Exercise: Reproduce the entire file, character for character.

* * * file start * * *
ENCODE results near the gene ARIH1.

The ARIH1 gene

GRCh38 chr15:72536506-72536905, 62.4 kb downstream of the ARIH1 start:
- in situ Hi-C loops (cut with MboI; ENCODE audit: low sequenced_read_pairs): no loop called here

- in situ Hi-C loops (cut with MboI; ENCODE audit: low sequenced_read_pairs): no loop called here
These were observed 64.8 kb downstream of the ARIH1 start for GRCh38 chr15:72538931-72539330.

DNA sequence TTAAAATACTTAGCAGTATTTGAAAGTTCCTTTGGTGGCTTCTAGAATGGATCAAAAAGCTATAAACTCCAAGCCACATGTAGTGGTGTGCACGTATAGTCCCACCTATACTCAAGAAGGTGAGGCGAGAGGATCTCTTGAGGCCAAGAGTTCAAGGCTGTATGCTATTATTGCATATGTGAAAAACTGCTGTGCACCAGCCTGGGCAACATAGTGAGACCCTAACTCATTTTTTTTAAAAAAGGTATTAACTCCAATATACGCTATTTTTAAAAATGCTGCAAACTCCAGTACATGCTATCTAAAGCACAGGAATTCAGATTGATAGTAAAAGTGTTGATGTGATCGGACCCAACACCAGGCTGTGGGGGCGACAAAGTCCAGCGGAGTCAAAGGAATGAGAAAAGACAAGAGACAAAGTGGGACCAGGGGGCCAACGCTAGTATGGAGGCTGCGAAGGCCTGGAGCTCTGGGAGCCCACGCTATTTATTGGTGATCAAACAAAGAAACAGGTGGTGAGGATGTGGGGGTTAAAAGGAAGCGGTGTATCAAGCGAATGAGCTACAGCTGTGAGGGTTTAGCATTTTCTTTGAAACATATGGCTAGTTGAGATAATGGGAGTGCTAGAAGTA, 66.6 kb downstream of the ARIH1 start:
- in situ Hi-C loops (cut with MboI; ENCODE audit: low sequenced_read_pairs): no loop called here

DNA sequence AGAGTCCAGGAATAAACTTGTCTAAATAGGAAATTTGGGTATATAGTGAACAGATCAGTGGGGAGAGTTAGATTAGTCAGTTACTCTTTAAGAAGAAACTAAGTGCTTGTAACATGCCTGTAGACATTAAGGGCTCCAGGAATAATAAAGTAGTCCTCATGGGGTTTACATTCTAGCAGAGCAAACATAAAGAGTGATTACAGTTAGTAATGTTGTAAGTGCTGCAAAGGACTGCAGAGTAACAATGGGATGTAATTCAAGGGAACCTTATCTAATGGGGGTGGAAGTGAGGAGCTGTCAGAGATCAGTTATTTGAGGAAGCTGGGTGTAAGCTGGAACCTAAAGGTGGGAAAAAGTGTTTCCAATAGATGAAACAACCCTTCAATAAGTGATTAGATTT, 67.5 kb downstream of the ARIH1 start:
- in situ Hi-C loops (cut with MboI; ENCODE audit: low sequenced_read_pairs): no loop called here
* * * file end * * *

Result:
ENCODE results near the gene ARIH1.

The ARIH1 gene

GRCh38 chr15:72536506-72536905, 62.4 kb downstream of the ARIH1 start:
- in situ Hi-C loops (cut with MboI; ENCODE audit: low sequenced_read_pairs): no loop called here

- in situ Hi-C loops (cut with MboI; ENCODE audit: low sequenced_read_pairs): no loop called here
These were observed 64.8 kb downstream of the ARIH1 start for GRCh38 chr15:72538931-72539330.

DNA sequence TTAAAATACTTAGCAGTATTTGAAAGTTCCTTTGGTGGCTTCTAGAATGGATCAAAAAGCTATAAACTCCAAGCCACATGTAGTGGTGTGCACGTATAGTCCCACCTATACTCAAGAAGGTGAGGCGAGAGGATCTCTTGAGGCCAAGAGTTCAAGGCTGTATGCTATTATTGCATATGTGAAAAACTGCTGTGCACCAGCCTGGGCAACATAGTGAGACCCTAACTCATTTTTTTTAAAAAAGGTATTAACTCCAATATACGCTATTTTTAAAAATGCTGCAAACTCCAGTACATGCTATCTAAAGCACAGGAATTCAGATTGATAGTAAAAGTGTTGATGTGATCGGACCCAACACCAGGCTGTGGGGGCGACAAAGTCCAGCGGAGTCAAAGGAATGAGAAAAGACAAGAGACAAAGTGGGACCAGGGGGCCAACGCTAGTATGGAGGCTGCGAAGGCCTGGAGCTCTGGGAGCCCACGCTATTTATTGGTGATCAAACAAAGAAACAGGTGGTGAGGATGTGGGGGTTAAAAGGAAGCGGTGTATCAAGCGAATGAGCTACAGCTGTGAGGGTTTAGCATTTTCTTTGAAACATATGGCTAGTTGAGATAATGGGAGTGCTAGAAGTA, 66.6 kb downstream of the ARIH1 start:
- in situ Hi-C loops (cut with MboI; ENCODE audit: low sequenced_read_pairs): no loop called here

DNA sequence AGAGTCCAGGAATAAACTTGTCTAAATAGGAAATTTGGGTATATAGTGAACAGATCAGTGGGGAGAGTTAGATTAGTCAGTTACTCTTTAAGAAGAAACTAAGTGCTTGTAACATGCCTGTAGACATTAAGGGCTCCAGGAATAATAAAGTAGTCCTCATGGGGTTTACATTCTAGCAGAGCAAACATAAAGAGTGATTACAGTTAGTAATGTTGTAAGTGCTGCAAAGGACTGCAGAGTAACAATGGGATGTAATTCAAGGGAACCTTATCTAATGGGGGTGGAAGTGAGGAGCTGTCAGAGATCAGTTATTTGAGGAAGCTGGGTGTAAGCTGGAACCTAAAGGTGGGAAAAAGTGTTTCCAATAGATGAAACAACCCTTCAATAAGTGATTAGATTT, 67.5 kb downstream of the ARIH1 start:
- in situ Hi-C loops (cut with MboI; ENCODE audit: low sequenced_read_pairs): no loop called here